College is in the process of approving former Labour party leader Ruairi Quinn to teach an elective module as part of two postgraduate courses offered by the School of Business, Trinity News has learned.
Quinn confirmed the news and told this paper on Monday that he was approached by Brian Lucey, a professor in finance, with a view to heading a week-long intensive course that would focus on the formation of the single European currency. Students in the Masters in Finance and Masters in International Management degrees will have the option to take it.
In correspondence with Trinity News, Brian Lucey said that while “nothing is yet approved by College … I can’t see any major issue.”
Quinn, who recently resigned from his role in cabinet as minister for education amid much opposition from teaching unions to proposed reforms to the Junior Certificate, was previously minister for finance during the period when the single European surrency was being devised and served as president of the EU Economic and Financial Affairs Council. When questioned as to what had particularly attracted him to Quinn, Lucey responded, “Who wouldn’t want that experience involved in their school?”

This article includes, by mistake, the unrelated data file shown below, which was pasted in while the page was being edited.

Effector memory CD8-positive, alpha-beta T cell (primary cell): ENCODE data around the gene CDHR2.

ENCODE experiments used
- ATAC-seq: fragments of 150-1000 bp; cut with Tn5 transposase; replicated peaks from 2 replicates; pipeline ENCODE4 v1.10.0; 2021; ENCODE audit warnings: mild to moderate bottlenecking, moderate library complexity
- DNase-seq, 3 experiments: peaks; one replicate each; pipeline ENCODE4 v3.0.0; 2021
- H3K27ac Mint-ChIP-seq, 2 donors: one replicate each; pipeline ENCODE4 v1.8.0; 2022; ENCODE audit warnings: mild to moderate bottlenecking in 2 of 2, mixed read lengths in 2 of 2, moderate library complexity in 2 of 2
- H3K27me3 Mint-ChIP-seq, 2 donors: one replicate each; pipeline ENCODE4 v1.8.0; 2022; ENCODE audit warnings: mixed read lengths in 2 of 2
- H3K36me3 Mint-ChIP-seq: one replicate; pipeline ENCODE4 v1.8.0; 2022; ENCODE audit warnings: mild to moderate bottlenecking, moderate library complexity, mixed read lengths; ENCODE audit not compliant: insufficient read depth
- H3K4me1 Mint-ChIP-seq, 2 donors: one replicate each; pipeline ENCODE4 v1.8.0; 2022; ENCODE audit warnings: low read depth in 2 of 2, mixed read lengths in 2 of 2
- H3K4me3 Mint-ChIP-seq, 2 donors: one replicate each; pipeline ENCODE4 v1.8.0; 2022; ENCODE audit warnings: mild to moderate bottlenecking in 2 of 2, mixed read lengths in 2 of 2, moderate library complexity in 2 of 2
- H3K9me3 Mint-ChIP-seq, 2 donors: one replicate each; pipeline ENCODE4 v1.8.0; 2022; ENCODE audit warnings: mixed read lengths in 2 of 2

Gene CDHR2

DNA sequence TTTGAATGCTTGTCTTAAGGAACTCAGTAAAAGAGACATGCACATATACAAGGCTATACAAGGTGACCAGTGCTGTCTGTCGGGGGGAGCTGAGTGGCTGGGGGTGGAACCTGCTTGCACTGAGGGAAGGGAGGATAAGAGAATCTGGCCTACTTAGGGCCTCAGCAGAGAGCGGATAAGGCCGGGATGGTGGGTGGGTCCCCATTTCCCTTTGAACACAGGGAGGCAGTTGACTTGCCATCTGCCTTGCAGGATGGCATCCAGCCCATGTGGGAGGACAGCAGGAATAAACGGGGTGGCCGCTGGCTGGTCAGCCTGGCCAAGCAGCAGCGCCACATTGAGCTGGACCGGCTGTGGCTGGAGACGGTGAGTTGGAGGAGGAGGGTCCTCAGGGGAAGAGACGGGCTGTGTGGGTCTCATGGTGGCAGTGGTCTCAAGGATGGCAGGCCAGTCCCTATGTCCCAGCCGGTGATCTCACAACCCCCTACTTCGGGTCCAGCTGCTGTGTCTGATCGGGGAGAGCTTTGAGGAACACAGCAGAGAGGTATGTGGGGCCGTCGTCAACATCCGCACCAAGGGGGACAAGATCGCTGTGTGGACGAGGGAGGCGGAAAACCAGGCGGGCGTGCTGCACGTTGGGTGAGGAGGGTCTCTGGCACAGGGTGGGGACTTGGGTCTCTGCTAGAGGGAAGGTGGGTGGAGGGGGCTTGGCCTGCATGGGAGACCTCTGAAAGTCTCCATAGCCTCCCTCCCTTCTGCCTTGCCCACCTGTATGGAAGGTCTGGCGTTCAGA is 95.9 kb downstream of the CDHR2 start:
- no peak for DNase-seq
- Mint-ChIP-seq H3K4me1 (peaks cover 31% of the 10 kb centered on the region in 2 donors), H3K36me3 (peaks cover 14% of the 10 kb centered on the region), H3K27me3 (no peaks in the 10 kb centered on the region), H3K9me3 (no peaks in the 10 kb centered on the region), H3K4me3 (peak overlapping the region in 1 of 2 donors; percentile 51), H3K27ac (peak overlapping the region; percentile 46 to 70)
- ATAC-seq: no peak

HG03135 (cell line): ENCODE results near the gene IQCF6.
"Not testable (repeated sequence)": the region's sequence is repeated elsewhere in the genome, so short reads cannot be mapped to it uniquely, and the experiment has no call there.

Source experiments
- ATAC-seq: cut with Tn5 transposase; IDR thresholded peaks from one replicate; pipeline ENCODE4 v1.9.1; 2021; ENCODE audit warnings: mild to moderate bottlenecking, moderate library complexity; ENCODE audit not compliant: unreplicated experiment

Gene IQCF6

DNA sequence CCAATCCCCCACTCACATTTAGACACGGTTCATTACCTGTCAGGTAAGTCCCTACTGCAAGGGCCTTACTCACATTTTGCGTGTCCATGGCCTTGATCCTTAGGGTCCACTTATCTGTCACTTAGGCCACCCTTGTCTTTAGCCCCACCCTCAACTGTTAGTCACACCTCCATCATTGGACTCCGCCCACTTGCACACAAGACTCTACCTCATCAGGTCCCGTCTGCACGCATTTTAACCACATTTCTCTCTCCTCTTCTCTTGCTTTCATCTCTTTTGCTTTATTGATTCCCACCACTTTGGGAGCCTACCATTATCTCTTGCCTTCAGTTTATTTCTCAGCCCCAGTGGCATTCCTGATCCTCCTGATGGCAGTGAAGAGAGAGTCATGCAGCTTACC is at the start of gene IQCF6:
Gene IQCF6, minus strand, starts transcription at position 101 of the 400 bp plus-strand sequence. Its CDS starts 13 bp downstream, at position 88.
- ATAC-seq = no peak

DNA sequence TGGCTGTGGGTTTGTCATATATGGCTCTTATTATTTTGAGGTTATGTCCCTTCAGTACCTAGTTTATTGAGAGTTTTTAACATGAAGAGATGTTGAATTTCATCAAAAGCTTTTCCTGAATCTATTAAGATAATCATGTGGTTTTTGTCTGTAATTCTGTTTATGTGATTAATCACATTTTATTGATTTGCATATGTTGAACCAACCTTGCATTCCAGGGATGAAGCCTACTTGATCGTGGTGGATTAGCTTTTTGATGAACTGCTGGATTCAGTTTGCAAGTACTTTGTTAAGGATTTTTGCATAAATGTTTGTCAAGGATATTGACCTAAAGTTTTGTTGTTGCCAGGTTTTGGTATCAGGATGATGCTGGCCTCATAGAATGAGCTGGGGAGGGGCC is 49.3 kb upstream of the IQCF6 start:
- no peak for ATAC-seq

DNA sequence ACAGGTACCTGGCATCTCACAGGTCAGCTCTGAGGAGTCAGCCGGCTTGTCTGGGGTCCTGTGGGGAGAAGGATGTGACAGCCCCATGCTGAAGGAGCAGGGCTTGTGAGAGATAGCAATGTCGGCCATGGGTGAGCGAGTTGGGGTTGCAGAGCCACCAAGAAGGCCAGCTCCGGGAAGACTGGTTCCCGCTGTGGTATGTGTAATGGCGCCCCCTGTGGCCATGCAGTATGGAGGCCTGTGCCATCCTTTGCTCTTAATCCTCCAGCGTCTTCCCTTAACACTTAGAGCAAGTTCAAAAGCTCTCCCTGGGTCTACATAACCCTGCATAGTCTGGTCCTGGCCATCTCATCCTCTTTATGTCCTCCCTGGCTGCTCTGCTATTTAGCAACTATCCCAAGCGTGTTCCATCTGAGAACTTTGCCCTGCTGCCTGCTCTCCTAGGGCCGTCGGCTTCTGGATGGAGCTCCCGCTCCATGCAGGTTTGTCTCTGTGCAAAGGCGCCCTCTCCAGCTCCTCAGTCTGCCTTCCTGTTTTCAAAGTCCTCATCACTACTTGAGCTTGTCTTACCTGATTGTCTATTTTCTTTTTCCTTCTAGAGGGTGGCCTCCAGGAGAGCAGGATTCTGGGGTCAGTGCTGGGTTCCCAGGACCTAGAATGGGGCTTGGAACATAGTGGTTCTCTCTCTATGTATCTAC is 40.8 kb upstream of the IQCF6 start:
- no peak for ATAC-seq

Alongside the core curriculum, postgraduate students in the business school take a number of electives. However, Lucey refused to comment on financial arrangements when asked whether he would receive a payment for the module and said that the former minister will be treated the “same as any other external module-deliverer – no more, no less.”
Quinn told Trinity News that he is looking forward to returning to academia after previously lecturing part-time in architecture, which he said he found “very rewarding and stimulating.” He was non-committal about whether he would pursue academia on a full-time basis after politics. When asked, considering his most recent professional experience is in education policy, whether he would ever be interested in lecturing on that topic, Quinn said that, while he would be, he is conscious of appearing as though he is “pontificating while my successor is involved in carrying out reforms.”
While the course itself will only last one week, Quinn indicated that there will be considerable preparation work, so depending on when the next general election is called – which must be no later than April of next year – he may have to combine that workload with his role as a TD.